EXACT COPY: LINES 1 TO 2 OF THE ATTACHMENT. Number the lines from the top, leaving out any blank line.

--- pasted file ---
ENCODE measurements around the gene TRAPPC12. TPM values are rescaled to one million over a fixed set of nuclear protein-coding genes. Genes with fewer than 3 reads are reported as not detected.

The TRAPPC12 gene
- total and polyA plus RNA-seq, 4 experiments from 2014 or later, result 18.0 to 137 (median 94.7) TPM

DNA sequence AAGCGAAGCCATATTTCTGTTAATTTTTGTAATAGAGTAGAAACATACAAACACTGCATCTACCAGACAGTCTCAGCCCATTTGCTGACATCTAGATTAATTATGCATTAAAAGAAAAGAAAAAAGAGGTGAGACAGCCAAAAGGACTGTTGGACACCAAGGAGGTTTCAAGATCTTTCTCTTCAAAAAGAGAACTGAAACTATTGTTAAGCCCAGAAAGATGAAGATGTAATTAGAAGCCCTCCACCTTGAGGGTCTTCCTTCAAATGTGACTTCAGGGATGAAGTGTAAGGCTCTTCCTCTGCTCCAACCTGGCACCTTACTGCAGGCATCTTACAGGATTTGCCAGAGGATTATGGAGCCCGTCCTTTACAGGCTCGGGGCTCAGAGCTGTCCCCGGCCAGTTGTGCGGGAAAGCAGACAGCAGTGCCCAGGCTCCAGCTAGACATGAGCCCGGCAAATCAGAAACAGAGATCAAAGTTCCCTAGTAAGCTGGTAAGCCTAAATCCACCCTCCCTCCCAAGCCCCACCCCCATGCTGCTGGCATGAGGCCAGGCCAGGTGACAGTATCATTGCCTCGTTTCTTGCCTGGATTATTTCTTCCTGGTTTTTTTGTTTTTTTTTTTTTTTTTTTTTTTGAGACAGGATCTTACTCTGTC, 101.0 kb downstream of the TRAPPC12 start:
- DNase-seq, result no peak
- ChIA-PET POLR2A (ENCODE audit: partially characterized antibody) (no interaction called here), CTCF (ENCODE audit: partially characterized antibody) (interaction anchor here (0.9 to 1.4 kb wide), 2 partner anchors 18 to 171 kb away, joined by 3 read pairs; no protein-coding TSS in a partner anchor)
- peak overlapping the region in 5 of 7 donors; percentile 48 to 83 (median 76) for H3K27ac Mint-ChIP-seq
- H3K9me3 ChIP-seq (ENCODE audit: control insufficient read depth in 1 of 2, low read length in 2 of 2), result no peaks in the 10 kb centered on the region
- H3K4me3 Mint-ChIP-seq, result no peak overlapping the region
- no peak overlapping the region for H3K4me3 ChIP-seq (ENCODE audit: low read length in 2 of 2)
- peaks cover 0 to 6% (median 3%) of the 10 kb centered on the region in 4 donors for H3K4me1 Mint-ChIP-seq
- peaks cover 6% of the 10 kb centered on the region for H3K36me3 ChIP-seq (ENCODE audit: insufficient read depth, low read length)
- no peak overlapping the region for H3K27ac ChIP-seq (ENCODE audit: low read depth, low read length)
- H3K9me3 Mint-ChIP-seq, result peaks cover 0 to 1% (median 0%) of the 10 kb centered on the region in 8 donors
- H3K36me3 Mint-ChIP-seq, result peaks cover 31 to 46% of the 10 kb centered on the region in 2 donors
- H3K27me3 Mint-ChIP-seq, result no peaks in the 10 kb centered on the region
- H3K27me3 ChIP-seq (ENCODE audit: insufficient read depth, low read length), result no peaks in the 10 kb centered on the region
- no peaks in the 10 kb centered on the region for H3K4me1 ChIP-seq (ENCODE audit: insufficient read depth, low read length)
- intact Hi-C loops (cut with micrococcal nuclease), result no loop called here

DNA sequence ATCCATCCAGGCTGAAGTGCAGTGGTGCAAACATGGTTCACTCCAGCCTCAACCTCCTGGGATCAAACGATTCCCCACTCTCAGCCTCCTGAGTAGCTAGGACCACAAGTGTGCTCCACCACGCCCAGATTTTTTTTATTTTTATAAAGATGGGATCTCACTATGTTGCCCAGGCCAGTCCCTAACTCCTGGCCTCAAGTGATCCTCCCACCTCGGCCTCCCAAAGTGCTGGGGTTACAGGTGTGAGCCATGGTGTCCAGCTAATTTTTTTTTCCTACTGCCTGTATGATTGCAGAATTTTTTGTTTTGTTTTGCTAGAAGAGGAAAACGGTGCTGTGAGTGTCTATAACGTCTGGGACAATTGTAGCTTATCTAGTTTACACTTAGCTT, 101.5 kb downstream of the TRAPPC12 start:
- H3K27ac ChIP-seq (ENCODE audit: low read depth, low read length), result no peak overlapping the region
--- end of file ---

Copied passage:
ENCODE measurements around the gene TRAPPC12. TPM values are rescaled to one million over a fixed set of nuclear protein-coding genes. Genes with fewer than 3 reads are reported as not detected.

The TRAPPC12 gene